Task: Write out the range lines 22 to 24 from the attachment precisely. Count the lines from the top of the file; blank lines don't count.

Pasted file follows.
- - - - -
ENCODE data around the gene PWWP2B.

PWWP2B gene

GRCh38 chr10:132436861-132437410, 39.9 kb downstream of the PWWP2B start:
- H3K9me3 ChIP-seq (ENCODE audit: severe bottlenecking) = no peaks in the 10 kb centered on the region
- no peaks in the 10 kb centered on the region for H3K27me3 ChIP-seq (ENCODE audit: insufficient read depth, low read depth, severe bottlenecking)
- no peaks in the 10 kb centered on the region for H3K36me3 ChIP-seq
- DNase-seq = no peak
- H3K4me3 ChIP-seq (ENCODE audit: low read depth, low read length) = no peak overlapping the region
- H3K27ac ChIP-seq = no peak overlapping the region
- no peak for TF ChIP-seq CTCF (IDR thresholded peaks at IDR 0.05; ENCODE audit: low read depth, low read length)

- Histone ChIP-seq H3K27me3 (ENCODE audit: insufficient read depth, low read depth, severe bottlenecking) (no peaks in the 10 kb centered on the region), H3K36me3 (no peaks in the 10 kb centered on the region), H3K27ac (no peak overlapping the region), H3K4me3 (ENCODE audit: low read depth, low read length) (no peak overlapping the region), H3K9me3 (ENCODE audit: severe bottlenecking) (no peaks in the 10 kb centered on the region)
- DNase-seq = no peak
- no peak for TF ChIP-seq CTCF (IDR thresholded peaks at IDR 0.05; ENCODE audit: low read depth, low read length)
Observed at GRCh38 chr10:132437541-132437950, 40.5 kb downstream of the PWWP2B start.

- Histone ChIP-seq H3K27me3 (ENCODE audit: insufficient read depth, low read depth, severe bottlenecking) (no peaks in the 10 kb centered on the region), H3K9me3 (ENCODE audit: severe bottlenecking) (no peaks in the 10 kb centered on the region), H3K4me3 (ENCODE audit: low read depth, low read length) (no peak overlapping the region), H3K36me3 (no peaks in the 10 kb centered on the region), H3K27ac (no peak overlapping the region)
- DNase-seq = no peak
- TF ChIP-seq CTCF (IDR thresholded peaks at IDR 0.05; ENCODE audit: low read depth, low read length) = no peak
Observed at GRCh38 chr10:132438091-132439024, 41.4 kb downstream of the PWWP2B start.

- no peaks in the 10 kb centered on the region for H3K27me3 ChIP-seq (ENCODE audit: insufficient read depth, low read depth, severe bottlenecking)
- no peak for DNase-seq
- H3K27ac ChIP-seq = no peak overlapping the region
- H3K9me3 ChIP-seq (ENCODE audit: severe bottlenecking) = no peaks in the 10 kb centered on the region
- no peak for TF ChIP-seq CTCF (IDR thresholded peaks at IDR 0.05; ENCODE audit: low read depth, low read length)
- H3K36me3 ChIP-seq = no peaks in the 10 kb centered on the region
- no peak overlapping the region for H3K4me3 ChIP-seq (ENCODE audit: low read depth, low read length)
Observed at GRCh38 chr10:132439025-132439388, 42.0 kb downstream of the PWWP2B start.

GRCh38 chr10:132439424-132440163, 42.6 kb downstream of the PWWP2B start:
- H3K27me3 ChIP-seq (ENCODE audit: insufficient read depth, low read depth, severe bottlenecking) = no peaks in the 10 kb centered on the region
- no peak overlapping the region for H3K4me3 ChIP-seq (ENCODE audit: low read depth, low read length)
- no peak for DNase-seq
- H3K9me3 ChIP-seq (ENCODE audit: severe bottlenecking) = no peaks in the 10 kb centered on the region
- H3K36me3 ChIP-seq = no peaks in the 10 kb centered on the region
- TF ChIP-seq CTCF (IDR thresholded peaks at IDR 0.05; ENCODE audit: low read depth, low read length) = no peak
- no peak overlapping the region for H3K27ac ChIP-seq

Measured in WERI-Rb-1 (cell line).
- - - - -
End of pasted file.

- H3K9me3 ChIP-seq (ENCODE audit: severe bottlenecking) = no peaks in the 10 kb centered on the region
- no peak for TF ChIP-seq CTCF (IDR thresholded peaks at IDR 0.05; ENCODE audit: low read depth, low read length)
- H3K36me3 ChIP-seq = no peaks in the 10 kb centered on the region